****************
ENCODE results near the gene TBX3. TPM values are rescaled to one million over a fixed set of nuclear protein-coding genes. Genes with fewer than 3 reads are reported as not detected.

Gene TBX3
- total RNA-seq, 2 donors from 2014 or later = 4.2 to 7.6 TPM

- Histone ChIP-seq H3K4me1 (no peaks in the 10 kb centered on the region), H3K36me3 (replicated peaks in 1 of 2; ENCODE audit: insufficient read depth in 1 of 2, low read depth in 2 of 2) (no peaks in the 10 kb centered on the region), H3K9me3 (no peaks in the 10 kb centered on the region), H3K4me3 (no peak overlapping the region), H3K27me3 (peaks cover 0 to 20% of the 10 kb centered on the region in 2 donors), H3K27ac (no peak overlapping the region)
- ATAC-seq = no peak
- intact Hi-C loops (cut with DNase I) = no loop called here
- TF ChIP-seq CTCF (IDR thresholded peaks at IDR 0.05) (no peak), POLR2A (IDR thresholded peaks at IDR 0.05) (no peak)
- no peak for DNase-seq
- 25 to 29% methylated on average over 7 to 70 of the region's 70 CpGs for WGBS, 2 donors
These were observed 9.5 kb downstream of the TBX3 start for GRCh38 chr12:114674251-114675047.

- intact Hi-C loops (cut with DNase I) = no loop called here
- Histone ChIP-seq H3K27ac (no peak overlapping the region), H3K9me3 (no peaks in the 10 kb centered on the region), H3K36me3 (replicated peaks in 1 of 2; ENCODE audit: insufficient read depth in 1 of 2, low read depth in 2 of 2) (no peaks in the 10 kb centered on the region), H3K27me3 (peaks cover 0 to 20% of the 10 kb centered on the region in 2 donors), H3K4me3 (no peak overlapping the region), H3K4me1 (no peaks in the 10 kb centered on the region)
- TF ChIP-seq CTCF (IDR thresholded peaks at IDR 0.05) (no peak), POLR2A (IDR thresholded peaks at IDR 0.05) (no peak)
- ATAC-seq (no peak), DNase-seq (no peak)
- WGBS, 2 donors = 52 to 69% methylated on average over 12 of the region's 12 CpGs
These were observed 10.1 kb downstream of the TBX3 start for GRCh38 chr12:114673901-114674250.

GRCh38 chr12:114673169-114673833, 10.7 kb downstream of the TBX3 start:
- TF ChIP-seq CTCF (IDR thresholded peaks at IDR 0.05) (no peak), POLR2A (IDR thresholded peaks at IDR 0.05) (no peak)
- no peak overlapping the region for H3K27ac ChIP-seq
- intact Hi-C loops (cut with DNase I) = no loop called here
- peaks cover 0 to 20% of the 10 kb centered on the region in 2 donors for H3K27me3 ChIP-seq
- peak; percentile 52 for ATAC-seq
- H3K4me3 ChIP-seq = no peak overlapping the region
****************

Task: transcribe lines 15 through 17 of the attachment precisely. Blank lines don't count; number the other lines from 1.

- WGBS, 2 donors = 52 to 69% methylated on average over 12 of the region's 12 CpGs
These were observed 10.1 kb downstream of the TBX3 start for GRCh38 chr12:114673901-114674250.

GRCh38 chr12:114673169-114673833, 10.7 kb downstream of the TBX3 start: